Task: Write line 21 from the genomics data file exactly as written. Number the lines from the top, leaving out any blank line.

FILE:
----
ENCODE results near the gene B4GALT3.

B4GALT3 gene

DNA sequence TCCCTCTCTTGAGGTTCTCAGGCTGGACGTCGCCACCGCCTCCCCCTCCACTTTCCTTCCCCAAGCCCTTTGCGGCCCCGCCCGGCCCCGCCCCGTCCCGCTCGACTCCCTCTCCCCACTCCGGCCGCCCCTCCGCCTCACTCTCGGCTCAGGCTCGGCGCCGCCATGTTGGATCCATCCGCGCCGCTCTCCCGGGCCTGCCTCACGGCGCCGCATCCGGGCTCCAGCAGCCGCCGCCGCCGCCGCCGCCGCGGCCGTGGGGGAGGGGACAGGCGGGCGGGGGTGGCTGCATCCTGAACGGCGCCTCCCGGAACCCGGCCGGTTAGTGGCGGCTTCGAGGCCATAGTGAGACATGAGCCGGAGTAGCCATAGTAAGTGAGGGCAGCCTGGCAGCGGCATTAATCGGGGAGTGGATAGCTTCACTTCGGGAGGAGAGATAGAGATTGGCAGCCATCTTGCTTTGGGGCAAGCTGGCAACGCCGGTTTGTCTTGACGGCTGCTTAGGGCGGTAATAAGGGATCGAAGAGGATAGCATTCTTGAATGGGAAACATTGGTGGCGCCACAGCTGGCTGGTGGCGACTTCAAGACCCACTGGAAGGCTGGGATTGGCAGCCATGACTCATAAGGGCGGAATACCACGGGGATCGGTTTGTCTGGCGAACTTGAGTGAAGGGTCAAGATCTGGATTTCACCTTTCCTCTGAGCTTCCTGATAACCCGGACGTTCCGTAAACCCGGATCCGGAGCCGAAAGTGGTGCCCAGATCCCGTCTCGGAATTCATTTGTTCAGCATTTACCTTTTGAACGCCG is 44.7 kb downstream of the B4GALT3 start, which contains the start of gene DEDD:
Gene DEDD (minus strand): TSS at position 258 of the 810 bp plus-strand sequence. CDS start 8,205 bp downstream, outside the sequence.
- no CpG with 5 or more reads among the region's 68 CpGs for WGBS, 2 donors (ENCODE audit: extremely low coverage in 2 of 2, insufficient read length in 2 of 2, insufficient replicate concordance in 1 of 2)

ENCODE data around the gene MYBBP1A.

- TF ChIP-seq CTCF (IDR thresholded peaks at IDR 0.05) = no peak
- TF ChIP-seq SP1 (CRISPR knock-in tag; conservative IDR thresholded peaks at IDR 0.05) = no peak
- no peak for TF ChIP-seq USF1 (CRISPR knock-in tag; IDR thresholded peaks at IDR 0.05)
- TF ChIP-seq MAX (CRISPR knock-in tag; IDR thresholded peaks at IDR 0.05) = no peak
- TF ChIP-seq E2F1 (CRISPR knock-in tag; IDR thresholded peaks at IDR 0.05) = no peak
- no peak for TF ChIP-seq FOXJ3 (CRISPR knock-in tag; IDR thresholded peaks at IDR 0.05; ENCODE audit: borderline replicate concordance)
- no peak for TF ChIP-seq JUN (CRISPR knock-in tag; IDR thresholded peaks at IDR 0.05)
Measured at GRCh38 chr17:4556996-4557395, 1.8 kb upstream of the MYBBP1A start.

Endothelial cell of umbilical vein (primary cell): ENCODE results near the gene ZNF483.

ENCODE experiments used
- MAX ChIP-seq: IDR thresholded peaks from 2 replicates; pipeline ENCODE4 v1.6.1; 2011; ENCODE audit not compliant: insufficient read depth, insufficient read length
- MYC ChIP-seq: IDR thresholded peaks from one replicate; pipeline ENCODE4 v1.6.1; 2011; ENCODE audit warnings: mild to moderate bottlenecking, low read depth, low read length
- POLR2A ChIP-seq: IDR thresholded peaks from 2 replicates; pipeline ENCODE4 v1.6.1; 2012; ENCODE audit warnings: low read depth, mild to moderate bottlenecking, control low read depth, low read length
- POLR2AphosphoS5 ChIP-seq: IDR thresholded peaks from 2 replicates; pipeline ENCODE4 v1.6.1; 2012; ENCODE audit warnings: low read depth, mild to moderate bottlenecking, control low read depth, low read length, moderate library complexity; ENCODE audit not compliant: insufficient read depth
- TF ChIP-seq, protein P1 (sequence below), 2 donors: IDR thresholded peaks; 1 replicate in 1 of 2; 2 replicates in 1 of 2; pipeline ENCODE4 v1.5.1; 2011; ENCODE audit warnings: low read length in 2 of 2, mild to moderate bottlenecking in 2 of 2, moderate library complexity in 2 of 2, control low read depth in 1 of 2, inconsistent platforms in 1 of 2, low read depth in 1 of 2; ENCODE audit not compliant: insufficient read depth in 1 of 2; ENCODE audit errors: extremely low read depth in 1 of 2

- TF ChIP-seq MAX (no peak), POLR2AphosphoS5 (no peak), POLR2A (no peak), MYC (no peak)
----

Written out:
- TF ChIP-seq, protein P1 (sequence below), 2 donors: IDR thresholded peaks; 1 replicate in 1 of 2; 2 replicates in 1 of 2; pipeline ENCODE4 v1.5.1; 2011; ENCODE audit warnings: low read length in 2 of 2, mild to moderate bottlenecking in 2 of 2, moderate library complexity in 2 of 2, control low read depth in 1 of 2, inconsistent platforms in 1 of 2, low read depth in 1 of 2; ENCODE audit not compliant: insufficient read depth in 1 of 2; ENCODE audit errors: extremely low read depth in 1 of 2